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10/7/2010
12:55 PM
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Credit Industry Pitches Card Encryption

The Payment Card Industry council has released new guidance on security standards.




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On Tuesday, the Payment Card Industry (PCI) Security Standards Council released new guidance on the use of point-to-point encryption and EMV card security standards. The guidance takes the form of two new white papers, produced by a collaboration of the council's technical working group, special interest groups, as well as various industry and security experts and vendors.

The new guidance is designed to help organizations "understand how they can better secure their payment card data and how specific technologies may assist them in meeting the requirements of the PCI Data Security Standard (DSS)," said Troy Leach, chief standards architect for the PCI Security Standards Council.

The EMV card security feature, also known as "chip and PIN," requires consumers to enter a personal identification number when paying with a credit or debit card in person. But while EMV (which was named for the companies that developed the standard, Eurocard, Mastercard, and Visa) was designed to cryptographically protect the purchasing process, card data -- including routing data -- still gets sent to processors in clear text. "If this data is obtained by criminals at some stage of the process, it can be used to create 'card not present' fraud," said Jeremy King, European regional director for PCI.

Accordingly, the council is exploring point-to-point encryption, which it purposefully avoids calling end-to-end encryption, since data would only be encrypted at certain points. "We've been looking at creating a road map, and this is what we've released with the white paper, which lays out how point-to-point encryption can work, and how it will work," said King.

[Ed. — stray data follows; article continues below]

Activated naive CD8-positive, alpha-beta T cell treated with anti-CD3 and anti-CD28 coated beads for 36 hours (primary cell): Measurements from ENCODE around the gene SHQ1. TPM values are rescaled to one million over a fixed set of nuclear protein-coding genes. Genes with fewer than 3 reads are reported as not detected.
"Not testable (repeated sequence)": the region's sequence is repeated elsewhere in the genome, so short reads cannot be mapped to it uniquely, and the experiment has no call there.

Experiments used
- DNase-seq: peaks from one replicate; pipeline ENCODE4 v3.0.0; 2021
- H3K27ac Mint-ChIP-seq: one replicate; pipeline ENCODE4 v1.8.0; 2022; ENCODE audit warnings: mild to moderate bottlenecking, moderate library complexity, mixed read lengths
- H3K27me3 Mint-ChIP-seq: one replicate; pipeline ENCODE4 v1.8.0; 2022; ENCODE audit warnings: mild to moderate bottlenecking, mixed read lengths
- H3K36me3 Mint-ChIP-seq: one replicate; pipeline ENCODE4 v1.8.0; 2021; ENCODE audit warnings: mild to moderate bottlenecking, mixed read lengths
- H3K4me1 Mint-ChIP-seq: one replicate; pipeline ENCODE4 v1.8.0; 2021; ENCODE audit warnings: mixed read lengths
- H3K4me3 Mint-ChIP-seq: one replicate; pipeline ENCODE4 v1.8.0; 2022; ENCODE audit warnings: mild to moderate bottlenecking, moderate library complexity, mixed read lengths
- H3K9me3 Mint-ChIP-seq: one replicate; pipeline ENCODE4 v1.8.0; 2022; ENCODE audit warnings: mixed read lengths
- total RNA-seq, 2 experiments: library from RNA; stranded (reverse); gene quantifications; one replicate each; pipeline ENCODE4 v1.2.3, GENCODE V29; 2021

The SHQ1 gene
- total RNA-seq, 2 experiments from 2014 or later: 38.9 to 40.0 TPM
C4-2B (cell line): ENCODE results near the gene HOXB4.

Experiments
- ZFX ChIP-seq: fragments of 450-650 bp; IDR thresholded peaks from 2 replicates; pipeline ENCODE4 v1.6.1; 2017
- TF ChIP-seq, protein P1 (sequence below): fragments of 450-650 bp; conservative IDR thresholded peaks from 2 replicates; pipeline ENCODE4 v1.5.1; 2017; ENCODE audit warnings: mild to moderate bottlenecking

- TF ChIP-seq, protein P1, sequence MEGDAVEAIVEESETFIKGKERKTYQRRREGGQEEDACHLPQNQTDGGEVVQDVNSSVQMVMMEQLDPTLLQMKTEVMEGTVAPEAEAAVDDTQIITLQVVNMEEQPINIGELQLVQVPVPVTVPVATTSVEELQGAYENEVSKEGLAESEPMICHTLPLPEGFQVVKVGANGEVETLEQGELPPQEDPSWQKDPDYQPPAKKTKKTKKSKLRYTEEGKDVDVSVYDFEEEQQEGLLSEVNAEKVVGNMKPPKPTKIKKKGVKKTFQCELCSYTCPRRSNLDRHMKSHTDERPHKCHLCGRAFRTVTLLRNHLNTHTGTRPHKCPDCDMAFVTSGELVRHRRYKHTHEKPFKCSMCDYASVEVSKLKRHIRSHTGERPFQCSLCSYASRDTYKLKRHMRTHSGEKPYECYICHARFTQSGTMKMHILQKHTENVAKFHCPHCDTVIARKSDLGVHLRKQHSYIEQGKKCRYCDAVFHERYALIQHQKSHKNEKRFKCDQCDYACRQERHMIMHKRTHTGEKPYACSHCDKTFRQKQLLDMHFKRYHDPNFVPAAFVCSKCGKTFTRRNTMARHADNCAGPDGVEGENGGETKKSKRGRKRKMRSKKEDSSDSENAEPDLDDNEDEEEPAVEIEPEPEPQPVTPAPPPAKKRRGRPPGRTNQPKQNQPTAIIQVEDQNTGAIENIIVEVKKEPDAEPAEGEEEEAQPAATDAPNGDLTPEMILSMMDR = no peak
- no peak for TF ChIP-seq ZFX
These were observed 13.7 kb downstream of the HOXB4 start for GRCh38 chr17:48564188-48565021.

One upside to such encryption would be that merchants would no longer have to ensure that customer data stays secure, since it would already be encrypted, thus easing their PCI DSS compliance requirements and hopefully enticing more companies to comply with the standard.

While official compliance statistics haven't been released, some studies suggest that many organizations don't treat PCI compliance as a requirement. However, according to one recent study, complying with PCI improves security and reduces an organization's risk of data breaches.

Introducing PCI changes, however, takes time. "The devil is in the details, and there are a lot of technical issues around how you introduce point-to-point encryption," said King, not least of which is key management. In addition, "we're introducing global standards for adoption anywhere in the world, and that creates challenges in different parts of the world," he said.

In other PCI news, on October 28, the PCI Council will release new versions of the PCI DSS, PIN Transaction Security requirements, and the Payment Application Data Security Standard. The new versions will now be refreshed every three years, instead of two, and the simultaneous update is designed to keep future versions in sync.

"The updates to the standards are certainly going to help the merchants," said King. "They're designed with the new three-year lifecycle to give them more time and give them more time to understand how they've matured, and that's a key phrase, because the standards have been around for some time. They're quite mature."

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